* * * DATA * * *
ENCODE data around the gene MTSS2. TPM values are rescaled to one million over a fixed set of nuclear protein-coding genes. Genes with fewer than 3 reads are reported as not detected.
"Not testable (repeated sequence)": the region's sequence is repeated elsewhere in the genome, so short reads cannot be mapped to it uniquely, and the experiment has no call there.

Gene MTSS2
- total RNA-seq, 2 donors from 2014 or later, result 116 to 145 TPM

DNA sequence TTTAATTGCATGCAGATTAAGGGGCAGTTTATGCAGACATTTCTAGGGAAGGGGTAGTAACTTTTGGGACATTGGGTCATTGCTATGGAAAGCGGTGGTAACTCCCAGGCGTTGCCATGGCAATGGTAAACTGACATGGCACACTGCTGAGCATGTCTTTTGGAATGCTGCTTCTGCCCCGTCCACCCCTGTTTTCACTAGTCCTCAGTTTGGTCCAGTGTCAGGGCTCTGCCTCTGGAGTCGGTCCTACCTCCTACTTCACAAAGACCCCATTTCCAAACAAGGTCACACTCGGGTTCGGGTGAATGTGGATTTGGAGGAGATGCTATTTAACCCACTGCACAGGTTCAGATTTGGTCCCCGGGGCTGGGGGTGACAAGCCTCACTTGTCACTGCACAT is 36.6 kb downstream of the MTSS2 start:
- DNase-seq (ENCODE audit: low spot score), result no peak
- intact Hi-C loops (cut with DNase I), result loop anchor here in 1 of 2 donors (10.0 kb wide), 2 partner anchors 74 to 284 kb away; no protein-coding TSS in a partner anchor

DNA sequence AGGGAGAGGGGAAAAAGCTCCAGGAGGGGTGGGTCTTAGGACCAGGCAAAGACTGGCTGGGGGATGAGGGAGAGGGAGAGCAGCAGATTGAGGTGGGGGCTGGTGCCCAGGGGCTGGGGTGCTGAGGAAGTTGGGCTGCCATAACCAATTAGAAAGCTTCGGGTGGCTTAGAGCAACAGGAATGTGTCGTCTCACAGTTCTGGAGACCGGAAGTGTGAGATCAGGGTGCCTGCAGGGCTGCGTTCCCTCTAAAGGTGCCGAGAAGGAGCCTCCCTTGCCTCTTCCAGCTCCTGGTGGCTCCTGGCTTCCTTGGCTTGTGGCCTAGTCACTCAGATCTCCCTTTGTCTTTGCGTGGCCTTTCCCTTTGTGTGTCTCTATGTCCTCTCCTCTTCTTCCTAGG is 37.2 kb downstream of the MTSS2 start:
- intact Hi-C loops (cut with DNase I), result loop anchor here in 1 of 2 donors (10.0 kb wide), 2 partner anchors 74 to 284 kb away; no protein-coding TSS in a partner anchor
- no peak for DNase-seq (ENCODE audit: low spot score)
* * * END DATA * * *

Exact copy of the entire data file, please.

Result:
ENCODE data around the gene MTSS2. TPM values are rescaled to one million over a fixed set of nuclear protein-coding genes. Genes with fewer than 3 reads are reported as not detected.
"Not testable (repeated sequence)": the region's sequence is repeated elsewhere in the genome, so short reads cannot be mapped to it uniquely, and the experiment has no call there.

Gene MTSS2
- total RNA-seq, 2 donors from 2014 or later, result 116 to 145 TPM

DNA sequence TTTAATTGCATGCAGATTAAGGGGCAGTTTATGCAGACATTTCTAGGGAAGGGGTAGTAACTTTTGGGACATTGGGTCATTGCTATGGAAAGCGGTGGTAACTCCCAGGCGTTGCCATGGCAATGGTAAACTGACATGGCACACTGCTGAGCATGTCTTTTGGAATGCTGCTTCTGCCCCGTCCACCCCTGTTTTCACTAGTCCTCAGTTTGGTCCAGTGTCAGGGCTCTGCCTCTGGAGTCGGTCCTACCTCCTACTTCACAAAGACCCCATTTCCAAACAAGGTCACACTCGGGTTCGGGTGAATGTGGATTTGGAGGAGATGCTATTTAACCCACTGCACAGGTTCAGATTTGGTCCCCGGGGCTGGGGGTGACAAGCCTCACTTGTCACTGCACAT is 36.6 kb downstream of the MTSS2 start:
- DNase-seq (ENCODE audit: low spot score), result no peak
- intact Hi-C loops (cut with DNase I), result loop anchor here in 1 of 2 donors (10.0 kb wide), 2 partner anchors 74 to 284 kb away; no protein-coding TSS in a partner anchor

DNA sequence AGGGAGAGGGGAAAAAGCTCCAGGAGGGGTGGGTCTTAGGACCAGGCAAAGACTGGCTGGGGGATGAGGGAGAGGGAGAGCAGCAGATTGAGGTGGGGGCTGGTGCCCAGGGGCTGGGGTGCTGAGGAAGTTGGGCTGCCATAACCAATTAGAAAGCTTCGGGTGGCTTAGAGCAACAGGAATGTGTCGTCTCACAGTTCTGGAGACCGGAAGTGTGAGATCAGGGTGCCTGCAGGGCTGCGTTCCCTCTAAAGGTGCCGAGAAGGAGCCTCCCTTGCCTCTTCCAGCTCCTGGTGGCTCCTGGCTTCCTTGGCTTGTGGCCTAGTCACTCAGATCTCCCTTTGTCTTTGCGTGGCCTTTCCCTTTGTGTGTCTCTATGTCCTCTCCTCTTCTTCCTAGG is 37.2 kb downstream of the MTSS2 start:
- intact Hi-C loops (cut with DNase I), result loop anchor here in 1 of 2 donors (10.0 kb wide), 2 partner anchors 74 to 284 kb away; no protein-coding TSS in a partner anchor
- no peak for DNase-seq (ENCODE audit: low spot score)